8. Train tracks in procedural

    That is a clever idea! I’m not too good at texturing and rendering so I didn’t think of it in that way. I also have two other concerns with that: The first Is that we would actually have to create a proper path. Honestly I have attempted (and succeeded) making a smooth path before when making a pulley system and it is a B. I would personally rather just use the resample the calculate a few key positions and then copy the pieces. My second reason against that is if the user wanted to do sims with it. Whenever these wooden tracks are being used, there is usually a child causing havoc nearby.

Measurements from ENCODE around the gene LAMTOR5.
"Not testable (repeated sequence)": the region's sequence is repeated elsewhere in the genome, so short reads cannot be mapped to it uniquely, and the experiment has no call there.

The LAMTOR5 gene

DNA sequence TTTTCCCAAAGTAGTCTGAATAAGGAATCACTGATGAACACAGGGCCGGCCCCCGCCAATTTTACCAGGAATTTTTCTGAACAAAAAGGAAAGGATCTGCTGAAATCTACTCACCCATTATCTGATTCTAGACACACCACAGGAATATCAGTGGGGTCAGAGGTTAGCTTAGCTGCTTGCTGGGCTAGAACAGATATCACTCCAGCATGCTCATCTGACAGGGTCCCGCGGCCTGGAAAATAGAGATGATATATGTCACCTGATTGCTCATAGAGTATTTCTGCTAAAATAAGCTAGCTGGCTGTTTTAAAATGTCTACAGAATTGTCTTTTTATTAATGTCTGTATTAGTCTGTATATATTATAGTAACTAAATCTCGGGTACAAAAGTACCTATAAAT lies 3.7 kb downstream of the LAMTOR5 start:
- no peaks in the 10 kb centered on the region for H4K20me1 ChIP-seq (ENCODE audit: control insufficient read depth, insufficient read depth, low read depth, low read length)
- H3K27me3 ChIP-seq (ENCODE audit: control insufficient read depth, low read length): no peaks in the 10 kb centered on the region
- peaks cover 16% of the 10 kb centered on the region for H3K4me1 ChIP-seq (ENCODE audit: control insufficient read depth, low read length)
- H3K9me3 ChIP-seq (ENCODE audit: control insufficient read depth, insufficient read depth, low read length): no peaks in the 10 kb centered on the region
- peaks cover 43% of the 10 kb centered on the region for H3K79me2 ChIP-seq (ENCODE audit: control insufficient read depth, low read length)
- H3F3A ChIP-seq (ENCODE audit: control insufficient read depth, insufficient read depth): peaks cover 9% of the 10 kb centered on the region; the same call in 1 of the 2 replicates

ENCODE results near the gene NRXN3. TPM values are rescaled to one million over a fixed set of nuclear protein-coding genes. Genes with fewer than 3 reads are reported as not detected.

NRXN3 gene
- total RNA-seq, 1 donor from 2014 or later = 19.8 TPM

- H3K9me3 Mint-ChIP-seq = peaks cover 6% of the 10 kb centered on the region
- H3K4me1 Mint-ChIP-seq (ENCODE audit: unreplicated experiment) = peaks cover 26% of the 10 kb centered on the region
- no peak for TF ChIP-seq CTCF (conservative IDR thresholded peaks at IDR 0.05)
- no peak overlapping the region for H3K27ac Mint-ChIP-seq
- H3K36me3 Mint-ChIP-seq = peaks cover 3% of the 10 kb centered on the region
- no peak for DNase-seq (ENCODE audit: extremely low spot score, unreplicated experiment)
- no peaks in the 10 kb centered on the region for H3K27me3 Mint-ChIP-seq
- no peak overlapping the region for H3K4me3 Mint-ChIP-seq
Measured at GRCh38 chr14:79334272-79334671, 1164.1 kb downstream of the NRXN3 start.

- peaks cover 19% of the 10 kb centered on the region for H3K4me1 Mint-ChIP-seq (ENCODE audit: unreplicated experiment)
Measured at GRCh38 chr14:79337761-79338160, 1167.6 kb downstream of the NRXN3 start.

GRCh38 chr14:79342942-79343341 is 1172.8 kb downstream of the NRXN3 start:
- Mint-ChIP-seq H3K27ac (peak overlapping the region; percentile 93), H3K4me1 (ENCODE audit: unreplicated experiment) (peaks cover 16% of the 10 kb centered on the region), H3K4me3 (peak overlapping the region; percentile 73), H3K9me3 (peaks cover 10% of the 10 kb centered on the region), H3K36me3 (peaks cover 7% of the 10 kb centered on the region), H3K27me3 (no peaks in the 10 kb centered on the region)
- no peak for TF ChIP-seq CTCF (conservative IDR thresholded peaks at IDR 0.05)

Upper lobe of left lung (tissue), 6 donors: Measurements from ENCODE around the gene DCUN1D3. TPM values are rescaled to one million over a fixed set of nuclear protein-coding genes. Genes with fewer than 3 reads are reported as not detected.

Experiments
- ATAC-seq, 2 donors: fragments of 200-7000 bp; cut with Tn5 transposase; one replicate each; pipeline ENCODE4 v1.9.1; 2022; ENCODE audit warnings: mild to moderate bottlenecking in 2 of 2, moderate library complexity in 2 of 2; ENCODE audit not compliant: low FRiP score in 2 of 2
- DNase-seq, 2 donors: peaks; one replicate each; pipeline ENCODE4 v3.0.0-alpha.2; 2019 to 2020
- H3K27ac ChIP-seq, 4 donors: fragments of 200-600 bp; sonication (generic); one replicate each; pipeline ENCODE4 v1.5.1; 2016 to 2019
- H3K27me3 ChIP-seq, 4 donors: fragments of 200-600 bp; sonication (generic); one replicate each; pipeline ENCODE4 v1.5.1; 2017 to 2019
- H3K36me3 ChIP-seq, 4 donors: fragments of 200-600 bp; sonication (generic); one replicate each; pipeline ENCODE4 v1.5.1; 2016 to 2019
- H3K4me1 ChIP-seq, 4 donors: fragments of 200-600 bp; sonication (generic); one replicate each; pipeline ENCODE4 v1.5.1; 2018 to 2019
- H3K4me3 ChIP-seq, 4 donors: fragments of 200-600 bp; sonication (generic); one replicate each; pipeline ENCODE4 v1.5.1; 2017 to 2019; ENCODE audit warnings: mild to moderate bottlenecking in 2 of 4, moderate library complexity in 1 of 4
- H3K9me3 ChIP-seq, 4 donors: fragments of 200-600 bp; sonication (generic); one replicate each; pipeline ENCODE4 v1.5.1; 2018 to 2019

9. Make a loop for a few primitives.

    I’m sorry I am a little confused about what you are asking. Are you truant to make a Maxwell Cremona Diagram but in houdini?
  10. Train tracks in procedural